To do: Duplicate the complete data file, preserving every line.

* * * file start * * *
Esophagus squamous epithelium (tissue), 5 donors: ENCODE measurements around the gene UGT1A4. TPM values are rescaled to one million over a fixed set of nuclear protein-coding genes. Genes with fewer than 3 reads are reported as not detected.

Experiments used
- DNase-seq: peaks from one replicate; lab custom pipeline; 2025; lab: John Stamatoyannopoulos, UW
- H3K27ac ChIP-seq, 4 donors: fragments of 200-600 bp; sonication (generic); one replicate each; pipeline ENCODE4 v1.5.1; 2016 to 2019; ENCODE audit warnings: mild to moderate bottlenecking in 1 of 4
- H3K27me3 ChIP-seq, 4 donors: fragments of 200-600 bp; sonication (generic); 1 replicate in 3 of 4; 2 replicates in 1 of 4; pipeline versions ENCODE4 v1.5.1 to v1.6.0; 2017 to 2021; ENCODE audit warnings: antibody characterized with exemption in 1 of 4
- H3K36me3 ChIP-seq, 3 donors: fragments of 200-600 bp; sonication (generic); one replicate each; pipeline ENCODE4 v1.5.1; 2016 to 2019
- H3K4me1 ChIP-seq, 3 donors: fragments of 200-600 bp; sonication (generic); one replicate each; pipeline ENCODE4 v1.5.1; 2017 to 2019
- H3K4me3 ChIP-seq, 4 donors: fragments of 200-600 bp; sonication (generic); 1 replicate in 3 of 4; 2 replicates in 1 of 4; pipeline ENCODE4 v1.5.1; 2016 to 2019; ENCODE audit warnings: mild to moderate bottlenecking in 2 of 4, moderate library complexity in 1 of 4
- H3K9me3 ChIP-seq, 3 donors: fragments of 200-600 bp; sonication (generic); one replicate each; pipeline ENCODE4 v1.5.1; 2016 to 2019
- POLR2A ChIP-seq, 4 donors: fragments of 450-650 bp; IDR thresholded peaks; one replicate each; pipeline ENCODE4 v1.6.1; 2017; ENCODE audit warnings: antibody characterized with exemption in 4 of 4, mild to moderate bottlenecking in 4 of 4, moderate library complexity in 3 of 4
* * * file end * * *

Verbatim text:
Esophagus squamous epithelium (tissue), 5 donors: ENCODE measurements around the gene UGT1A4. TPM values are rescaled to one million over a fixed set of nuclear protein-coding genes. Genes with fewer than 3 reads are reported as not detected.

Experiments used
- DNase-seq: peaks from one replicate; lab custom pipeline; 2025; lab: John Stamatoyannopoulos, UW
- H3K27ac ChIP-seq, 4 donors: fragments of 200-600 bp; sonication (generic); one replicate each; pipeline ENCODE4 v1.5.1; 2016 to 2019; ENCODE audit warnings: mild to moderate bottlenecking in 1 of 4
- H3K27me3 ChIP-seq, 4 donors: fragments of 200-600 bp; sonication (generic); 1 replicate in 3 of 4; 2 replicates in 1 of 4; pipeline versions ENCODE4 v1.5.1 to v1.6.0; 2017 to 2021; ENCODE audit warnings: antibody characterized with exemption in 1 of 4
- H3K36me3 ChIP-seq, 3 donors: fragments of 200-600 bp; sonication (generic); one replicate each; pipeline ENCODE4 v1.5.1; 2016 to 2019
- H3K4me1 ChIP-seq, 3 donors: fragments of 200-600 bp; sonication (generic); one replicate each; pipeline ENCODE4 v1.5.1; 2017 to 2019
- H3K4me3 ChIP-seq, 4 donors: fragments of 200-600 bp; sonication (generic); 1 replicate in 3 of 4; 2 replicates in 1 of 4; pipeline ENCODE4 v1.5.1; 2016 to 2019; ENCODE audit warnings: mild to moderate bottlenecking in 2 of 4, moderate library complexity in 1 of 4
- H3K9me3 ChIP-seq, 3 donors: fragments of 200-600 bp; sonication (generic); one replicate each; pipeline ENCODE4 v1.5.1; 2016 to 2019
- POLR2A ChIP-seq, 4 donors: fragments of 450-650 bp; IDR thresholded peaks; one replicate each; pipeline ENCODE4 v1.6.1; 2017; ENCODE audit warnings: antibody characterized with exemption in 4 of 4, mild to moderate bottlenecking in 4 of 4, moderate library complexity in 3 of 4